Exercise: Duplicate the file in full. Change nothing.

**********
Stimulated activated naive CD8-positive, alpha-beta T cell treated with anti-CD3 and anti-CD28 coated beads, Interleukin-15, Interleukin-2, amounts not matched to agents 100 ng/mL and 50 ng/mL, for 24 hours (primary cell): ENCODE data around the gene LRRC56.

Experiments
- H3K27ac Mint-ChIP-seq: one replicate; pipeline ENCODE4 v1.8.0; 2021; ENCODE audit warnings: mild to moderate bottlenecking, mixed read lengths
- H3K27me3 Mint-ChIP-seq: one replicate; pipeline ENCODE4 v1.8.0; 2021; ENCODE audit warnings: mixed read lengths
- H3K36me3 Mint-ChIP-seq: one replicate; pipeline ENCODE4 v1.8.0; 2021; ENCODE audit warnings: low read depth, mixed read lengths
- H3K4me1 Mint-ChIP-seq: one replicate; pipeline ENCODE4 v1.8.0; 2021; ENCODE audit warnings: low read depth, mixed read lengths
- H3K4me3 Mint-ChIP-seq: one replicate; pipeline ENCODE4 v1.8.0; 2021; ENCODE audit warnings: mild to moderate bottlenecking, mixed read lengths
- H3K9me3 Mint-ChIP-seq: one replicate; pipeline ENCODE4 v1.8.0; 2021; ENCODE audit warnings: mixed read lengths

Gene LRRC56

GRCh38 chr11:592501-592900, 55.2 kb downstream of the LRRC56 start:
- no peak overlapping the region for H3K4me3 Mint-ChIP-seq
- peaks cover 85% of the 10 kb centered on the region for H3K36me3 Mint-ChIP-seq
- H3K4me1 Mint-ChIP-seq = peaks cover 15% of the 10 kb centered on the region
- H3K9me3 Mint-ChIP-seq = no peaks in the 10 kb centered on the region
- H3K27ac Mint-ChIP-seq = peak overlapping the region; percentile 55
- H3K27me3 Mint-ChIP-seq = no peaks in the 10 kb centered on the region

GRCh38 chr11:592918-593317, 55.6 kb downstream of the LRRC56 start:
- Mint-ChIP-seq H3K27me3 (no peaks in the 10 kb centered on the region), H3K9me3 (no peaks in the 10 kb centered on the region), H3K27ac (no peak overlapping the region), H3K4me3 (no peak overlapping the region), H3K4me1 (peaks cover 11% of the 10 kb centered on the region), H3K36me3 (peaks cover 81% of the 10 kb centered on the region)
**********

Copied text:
Stimulated activated naive CD8-positive, alpha-beta T cell treated with anti-CD3 and anti-CD28 coated beads, Interleukin-15, Interleukin-2, amounts not matched to agents 100 ng/mL and 50 ng/mL, for 24 hours (primary cell): ENCODE data around the gene LRRC56.

Experiments
- H3K27ac Mint-ChIP-seq: one replicate; pipeline ENCODE4 v1.8.0; 2021; ENCODE audit warnings: mild to moderate bottlenecking, mixed read lengths
- H3K27me3 Mint-ChIP-seq: one replicate; pipeline ENCODE4 v1.8.0; 2021; ENCODE audit warnings: mixed read lengths
- H3K36me3 Mint-ChIP-seq: one replicate; pipeline ENCODE4 v1.8.0; 2021; ENCODE audit warnings: low read depth, mixed read lengths
- H3K4me1 Mint-ChIP-seq: one replicate; pipeline ENCODE4 v1.8.0; 2021; ENCODE audit warnings: low read depth, mixed read lengths
- H3K4me3 Mint-ChIP-seq: one replicate; pipeline ENCODE4 v1.8.0; 2021; ENCODE audit warnings: mild to moderate bottlenecking, mixed read lengths
- H3K9me3 Mint-ChIP-seq: one replicate; pipeline ENCODE4 v1.8.0; 2021; ENCODE audit warnings: mixed read lengths

Gene LRRC56

GRCh38 chr11:592501-592900, 55.2 kb downstream of the LRRC56 start:
- no peak overlapping the region for H3K4me3 Mint-ChIP-seq
- peaks cover 85% of the 10 kb centered on the region for H3K36me3 Mint-ChIP-seq
- H3K4me1 Mint-ChIP-seq = peaks cover 15% of the 10 kb centered on the region
- H3K9me3 Mint-ChIP-seq = no peaks in the 10 kb centered on the region
- H3K27ac Mint-ChIP-seq = peak overlapping the region; percentile 55
- H3K27me3 Mint-ChIP-seq = no peaks in the 10 kb centered on the region

GRCh38 chr11:592918-593317, 55.6 kb downstream of the LRRC56 start:
- Mint-ChIP-seq H3K27me3 (no peaks in the 10 kb centered on the region), H3K9me3 (no peaks in the 10 kb centered on the region), H3K27ac (no peak overlapping the region), H3K4me3 (no peak overlapping the region), H3K4me1 (peaks cover 11% of the 10 kb centered on the region), H3K36me3 (peaks cover 81% of the 10 kb centered on the region)